Restrictions on Cold and Cough Medicines Are Cutting Children’s Emergency Room Visits, Study Says

U.S. researchers say medicine safety measures for toddlers and infants appear to be paying off. Researchers at the Centers for Disease Control and Prevention found significant decreases in emergency hospital visits by young children for suspected problems linked to cold and cough medicines since 2007. That year drug makers voluntarily withdrew products intended for children younger than 2. The companies also revised labels on other medicines to warn parents that they shouldn’t be given to children younger than 4. According to the study, children under 2 accounted for 4.1 percent of emergency visits for suspected drug-related effects before 2007, but only 2.4 percent afterward. Among 2- to 3-year-olds, the comparable figure was 9.5 percent before medicine labels were changed, but 6.5 percent afterward. The New York Times, HealthDay

Proposed U.S. rule could open up the generic drug industry to more potential legal liability. The Food and Drug Administration proposed allowing generic drug companies to change their drug labels after getting reports of bad reactions in patients. It would mean that generic companies—which sell about 84 percent of prescription drugs in the U.S.—would have the same ability to update their labels as brand-name drug makers. In rulings in 2011 and again this year, the U.S. Supreme Court shielded generic drug makers from consumer personal injury lawsuits because they can’t unilaterally change language on the label. Critics have argued that it makes little sense that consumers’ right to sue depends upon whether a person took a brand-name drug or the generic equivalent. The Wall Street Journal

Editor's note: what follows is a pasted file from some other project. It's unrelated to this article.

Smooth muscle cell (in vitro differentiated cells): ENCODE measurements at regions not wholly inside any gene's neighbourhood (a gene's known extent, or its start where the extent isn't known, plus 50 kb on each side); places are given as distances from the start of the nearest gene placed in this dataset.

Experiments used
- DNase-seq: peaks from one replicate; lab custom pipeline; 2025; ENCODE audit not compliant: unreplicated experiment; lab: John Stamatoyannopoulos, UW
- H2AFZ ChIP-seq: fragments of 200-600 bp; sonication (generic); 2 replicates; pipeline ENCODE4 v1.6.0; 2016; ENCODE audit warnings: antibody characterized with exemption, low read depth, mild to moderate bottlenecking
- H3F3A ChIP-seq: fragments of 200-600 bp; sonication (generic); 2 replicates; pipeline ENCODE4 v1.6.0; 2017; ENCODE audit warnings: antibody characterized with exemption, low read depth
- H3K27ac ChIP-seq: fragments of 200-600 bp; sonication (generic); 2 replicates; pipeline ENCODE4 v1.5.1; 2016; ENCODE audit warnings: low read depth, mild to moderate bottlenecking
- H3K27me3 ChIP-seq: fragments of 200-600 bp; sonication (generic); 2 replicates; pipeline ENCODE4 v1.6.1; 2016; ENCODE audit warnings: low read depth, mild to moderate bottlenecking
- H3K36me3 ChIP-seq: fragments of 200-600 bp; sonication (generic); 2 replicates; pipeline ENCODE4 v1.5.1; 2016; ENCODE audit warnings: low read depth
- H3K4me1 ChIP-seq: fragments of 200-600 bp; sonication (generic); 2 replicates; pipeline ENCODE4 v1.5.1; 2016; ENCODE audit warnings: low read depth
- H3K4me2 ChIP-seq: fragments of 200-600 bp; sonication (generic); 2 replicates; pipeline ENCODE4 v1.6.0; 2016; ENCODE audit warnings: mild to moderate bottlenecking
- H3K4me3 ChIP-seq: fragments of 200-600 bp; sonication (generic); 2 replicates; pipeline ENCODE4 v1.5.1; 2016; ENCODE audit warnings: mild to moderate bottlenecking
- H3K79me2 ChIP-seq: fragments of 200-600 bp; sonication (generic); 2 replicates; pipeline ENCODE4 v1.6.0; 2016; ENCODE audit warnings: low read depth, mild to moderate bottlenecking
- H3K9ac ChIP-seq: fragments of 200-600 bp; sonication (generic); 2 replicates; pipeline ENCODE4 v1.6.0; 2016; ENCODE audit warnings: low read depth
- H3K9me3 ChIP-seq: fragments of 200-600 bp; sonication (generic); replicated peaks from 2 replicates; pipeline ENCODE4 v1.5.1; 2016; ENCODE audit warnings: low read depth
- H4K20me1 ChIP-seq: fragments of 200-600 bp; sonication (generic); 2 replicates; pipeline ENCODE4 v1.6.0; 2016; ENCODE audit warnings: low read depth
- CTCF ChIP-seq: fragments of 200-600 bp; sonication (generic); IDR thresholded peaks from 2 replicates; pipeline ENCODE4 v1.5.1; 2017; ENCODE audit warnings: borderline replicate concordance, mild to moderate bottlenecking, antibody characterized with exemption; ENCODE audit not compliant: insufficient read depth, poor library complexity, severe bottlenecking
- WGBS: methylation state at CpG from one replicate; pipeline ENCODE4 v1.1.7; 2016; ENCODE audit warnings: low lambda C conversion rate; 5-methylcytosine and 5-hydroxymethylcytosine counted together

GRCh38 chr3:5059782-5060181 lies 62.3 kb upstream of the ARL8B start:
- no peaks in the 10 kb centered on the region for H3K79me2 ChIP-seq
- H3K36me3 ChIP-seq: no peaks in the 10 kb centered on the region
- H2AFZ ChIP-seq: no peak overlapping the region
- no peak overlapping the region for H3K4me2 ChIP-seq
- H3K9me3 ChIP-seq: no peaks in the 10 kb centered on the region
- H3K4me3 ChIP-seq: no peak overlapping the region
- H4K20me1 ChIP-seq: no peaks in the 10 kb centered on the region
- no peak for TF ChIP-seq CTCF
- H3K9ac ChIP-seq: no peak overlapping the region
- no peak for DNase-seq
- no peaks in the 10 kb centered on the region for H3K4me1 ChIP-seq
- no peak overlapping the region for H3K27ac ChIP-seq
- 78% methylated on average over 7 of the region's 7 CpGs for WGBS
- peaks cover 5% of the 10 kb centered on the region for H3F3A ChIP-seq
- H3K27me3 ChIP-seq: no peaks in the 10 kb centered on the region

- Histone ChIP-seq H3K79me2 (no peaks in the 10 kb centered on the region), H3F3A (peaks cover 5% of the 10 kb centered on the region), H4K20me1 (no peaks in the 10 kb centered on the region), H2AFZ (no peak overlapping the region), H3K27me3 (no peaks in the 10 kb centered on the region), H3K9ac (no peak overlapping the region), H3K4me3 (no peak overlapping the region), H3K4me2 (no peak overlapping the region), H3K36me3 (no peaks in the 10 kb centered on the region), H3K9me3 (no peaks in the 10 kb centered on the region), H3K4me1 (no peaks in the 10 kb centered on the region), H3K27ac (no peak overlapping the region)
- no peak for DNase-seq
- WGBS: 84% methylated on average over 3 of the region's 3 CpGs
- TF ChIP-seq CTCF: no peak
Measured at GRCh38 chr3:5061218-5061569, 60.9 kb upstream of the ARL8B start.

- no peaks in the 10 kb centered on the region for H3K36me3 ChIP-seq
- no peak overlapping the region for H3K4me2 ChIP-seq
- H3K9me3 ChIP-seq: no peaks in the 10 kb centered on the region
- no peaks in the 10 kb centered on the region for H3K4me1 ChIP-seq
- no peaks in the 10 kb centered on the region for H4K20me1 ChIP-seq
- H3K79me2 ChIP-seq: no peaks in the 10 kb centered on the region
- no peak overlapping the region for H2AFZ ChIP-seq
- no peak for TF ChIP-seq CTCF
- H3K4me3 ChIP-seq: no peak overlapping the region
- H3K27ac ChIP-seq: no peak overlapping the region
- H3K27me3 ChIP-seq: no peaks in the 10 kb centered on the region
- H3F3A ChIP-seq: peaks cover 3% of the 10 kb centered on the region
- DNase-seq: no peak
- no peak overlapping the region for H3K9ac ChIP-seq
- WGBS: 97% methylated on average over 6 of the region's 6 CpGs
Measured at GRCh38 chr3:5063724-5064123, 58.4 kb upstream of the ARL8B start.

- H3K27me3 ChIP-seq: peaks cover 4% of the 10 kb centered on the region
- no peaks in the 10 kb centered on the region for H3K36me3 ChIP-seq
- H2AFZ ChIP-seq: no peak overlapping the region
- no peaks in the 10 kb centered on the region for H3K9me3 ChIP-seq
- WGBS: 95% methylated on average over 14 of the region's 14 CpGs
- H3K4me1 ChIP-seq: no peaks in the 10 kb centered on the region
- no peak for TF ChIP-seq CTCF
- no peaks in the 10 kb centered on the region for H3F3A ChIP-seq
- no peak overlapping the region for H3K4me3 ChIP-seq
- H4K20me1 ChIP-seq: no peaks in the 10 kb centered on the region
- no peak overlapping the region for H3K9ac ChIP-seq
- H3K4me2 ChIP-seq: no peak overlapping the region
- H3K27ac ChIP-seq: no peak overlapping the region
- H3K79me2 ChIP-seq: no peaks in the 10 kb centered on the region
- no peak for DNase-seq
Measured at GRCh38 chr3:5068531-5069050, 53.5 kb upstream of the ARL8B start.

Lobbyists spurred “grass-roots effort” that helped defeat European proposals to regulate e-cigarettes. The European Parliament voted last month to scrap the proposals to regulate e-cigarettes as a medicinal product, which would have restricted their sale to pharmacies in many countries of the 28-nation bloc and imposed costly certification procedures on producers. The parliament’s decision did not end the argument, but it lifted an immediate cloud threatening a business that some analysts predict could be bigger than tobacco within a decade. To defeat regulation, e-cigarette companies drew on their products’ users to protest regulations that might limit availability of the battery-powered devices and flavored nicotine fluids on the market. The New York Times

Lung cancer cases rise 59 percent over a decade in smoggy Beijing. Health officials in the Chinese capital say smoking is the No. 1 cause of the disease but they acknowledge that the city’s choking air pollution also is a factor. According to the state-run Xinhua news agency, the number of lung cancer cases jumped to just over 63 per 100,000 people in Beijing in 2011, up from slightly under 40 per 100,000 people in 2002. The findings follow last week’s report by Xinhua about China’s youngest-ever lung cancer patient, an 8-year-old girl from Jiangsu province. In her case, air pollution was given as the likely cause. As FairWarning has reported, in the U.S., too, factors other than smoking account for a significant number of lung cancer cases. Medical Daily, BBC News

Businesses criticize U.S. proposal for a public database of workplace injuries at large companies. The flap over the U.S. Department of Labor plan is the latest chapter in a decades-long debate between industry and government over how much information the government should collect and disseminate about the estimated 3 million workers injured or sickened at work annually. The proposed rule would require 38,000 companies—those with 250 employees or more—to provide a detailed quarterly report of major injuries at a worksite. Safety advocates argue that public information about injuries could boost regulatory efforts and highlight workplace safety. But some companies say details about workplace incidents can be misleading and misused. The Wall Street Journal

Compiled by Stuart Silverstein

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